In this essay, I will present and defend a version of modest foundationalism concerning epistemic justification. In order to defend it I will consider some possible objections coming from the competing positions of classical foundationalism and coherentism. However, as both of these approaches involve serious difficulties, I will counter these objections and show the advantages of modest foundationalism. At the end, it will, hopefully, have become clear that a modest foundationalism is able to integrate also coherentist as well as externalist intuitions to a certain degree, which enables it to be a far more plausible position than any of the extremes.
I have to note an important decision that precedes my critical examination of these opposing theories and my plea for modest foundationalism. This inquiry is based on the meta-epistemological point of view according to which the task of a theory of epistemic justification is a descriptive one, in a sense analogous to the distinction between descriptive and revisionary metaphysics drawn by Peter Strawson in the introduction of his Individuals1 Therefore, I take it to be one of the tasks of epistemology to explicate the standards underlying our ordinary use of the word ‘justified’. This preliminary decision concerning the goal and method of epistemology determines the evaluation both of classical foundationalism and coherentism in the following discussion.
2. The Way to Modest Foundationalism
2.1 Internalism, Externalism, and the Regress Problem
Before one can grasp the idea and the need for a modest kind of foundationalism as a somewhat modified version of it, one first needs to understand the genesis of a foundationalist approach to the problem of explaining justified beliefs. Thus, a sketch of the so-called regress problem will help us to gain insight into the field of possible solutions to the wider problem of epistemic justification.
The regress problem arises if one demands for a true belief B of an epistemic subject S to count as knowledge (in contrast to mere opinion) that S also have evidence which makes it likely for B to be true. For S to be able to adduce good reasons presupposes that S have reflective access to these grounds. This position is called in epistemology internalism (according to a kind of spatial metaphor that suggests that all it needs for a belief to be justified is to be looked for only within the reach of the subject’s awareness). The externalist counterpart does not make this requirement. For the externalist, all there needs to be is a relation of some sort (be it causal or reliable in a wider sense) between a fact F in the world and the belief B of a subject S about F that makes it likely that B is true. According to the externalist, one does not need to know how one knows or that the beliefforming process is reliable in order to be able to know something. We will put the externalist strategy aside for a moment to come back to the issue of how and why internalist theories are confronted with a regress problem.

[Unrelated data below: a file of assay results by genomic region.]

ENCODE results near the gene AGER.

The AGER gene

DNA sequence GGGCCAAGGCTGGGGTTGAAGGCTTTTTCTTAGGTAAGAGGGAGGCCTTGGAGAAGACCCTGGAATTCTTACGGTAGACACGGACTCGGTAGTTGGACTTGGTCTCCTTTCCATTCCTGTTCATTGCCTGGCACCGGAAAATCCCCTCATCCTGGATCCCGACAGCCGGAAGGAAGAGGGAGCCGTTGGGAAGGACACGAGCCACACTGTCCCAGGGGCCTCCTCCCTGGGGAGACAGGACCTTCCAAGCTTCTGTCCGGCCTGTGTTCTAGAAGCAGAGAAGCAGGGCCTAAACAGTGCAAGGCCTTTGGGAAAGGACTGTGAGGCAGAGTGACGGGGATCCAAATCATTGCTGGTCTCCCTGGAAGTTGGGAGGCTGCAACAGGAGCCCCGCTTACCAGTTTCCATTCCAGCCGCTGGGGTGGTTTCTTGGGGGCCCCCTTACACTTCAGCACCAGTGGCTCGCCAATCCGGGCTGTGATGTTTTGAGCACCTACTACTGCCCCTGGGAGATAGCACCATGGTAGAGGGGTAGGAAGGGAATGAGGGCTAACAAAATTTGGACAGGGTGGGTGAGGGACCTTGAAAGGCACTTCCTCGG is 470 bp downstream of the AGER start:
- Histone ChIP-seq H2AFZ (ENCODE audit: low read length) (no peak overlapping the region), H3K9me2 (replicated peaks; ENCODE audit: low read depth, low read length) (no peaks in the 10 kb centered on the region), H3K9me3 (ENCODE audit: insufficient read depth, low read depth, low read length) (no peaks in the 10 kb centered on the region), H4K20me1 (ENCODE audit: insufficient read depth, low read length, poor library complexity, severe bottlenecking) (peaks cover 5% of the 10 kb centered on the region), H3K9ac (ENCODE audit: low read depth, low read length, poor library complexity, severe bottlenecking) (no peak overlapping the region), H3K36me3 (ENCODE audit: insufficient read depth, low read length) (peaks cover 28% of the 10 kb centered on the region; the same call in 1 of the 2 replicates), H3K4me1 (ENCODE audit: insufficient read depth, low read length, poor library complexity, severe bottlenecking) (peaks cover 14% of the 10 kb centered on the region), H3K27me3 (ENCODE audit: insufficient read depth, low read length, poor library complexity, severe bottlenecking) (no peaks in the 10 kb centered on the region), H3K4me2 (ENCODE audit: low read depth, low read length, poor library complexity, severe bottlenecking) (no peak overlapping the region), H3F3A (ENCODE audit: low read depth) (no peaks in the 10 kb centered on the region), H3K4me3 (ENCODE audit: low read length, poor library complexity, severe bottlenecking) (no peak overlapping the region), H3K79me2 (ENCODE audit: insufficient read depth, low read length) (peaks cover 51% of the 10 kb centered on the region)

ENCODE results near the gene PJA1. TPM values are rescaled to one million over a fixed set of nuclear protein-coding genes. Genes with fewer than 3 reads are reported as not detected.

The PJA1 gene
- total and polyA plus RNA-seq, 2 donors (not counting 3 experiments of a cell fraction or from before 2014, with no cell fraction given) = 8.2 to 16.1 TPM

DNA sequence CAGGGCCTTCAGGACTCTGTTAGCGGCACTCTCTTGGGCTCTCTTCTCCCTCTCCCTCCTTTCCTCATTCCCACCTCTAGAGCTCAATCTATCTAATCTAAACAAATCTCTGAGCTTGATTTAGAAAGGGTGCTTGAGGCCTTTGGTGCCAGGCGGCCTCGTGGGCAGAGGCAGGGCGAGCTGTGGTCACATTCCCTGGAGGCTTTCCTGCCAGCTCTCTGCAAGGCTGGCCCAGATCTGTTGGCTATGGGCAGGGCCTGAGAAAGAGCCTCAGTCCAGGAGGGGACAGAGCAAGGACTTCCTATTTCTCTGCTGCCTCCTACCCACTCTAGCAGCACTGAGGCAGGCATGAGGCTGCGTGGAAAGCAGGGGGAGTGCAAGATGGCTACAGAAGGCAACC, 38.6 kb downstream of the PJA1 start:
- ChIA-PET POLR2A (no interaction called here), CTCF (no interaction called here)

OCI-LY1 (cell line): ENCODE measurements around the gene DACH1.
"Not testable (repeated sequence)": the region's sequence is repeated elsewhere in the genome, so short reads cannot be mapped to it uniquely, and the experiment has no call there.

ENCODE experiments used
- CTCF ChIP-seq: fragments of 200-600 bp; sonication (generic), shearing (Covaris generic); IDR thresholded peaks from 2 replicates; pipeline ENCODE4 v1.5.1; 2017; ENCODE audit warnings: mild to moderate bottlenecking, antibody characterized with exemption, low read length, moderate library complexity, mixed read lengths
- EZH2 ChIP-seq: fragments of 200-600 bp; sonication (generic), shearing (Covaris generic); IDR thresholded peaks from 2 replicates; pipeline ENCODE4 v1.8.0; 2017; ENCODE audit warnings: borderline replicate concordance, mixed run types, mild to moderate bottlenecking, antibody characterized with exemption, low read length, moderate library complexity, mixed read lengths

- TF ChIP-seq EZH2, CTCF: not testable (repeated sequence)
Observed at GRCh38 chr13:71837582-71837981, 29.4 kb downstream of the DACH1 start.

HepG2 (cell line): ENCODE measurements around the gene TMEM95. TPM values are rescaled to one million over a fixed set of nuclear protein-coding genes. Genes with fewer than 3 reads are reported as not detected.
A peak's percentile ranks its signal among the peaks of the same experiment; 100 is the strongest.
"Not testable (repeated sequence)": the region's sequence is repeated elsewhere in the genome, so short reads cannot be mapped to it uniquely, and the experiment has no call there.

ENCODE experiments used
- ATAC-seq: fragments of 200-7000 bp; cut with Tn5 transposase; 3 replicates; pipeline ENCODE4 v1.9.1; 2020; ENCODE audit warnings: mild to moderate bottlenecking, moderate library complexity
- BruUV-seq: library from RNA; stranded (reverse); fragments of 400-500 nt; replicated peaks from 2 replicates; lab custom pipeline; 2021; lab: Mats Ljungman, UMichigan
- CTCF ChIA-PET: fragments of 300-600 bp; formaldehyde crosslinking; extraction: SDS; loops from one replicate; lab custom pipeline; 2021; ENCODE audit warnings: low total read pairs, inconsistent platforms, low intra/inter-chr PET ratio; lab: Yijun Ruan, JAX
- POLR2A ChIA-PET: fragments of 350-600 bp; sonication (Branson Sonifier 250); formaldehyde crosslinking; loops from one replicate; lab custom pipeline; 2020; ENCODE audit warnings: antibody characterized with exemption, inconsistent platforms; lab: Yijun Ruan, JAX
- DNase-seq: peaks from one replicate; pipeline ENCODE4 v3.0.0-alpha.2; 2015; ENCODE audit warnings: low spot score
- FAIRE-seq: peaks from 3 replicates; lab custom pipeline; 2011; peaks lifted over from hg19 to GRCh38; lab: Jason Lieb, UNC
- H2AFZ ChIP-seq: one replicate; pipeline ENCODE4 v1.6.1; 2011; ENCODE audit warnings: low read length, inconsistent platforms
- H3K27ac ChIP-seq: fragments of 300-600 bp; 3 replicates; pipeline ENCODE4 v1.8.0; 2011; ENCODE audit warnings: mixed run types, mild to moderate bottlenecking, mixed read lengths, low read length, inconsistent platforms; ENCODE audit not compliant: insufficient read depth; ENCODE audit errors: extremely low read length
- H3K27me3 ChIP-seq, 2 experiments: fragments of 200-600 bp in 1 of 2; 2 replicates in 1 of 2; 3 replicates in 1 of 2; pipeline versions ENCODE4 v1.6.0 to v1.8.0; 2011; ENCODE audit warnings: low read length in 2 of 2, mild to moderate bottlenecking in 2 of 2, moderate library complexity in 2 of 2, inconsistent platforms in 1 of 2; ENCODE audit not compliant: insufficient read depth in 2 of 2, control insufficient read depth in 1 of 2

If justification is a question of grounding, as the internalists suggest, this could possibly lead us into a situation similar to the Münchhausen trilemma. When asked for reasons for a belief B1 one may answer by stating other beliefs like B2 and B3. However, if we ask for reasons for B2 and B3, for the reasons of those reasons, and so on, like children, scientist or philosophers tend to do sometimes, then we fall into a regress. This regress can either be infinite or circular or end arbitrarily, according to this trilemma. Applied to the question of how a belief is justified this means that in the case of an infinite regress there would be no final basic belief transferring justification up in a chain of beliefs; in the case of circular justification the belief in question would have to justify itself (whether directly or indirectly); however, there are two possible cases for noncircular finite justificational chains: either the basic belief at the end of the chain which grants the following non-basic beliefs their justifiedness is itself justified or it is not. Distinguishing the last two may not be easy.
2.2 The Regress Argument
Out of this regress problem arises the so-called regress argument. It is an argument in favour of the position we will come to know as foundationalism that functions by elimination of three of the aforementioned options concerning the regress.
The first option we can dismiss is the infinite regress. This option seems to be psychologically impossible because a finite person just does not have infinite many beliefs. Moreover, always shifting the grounding even for simple empirical beliefs involves the risk of falling into a sceptical stance.
Secondly, the option of circular justification can be rejected insofar as one generally assumes a linear conception of justification. This view seems to be plausible regarding common sense. Therefore, it seems to be in line with the meta-epistemological commitments I outlined above. However, as we will see, coherentists challenge the linear model of justification.
The third option is easily rejected. It seems utterly implausible that an unjustified belief would confer justification on other beliefs. Even if the supposedly justifying basic belief were true, it could count as unjustified because of the way it came about (e.g., mere guessing). At this point, I think it is wise to incorporate some externalist intuitions into the foundationalist framework, i.e., acknowledging the significance of the reliability of belief-forming processes. The externalist does not exclude the possibility of us sometimes knowing how we formed our beliefs and whether we complied with our epistemic responsibilities; thus, in those cases, we can use this for the evaluation of the justificational status of our belief.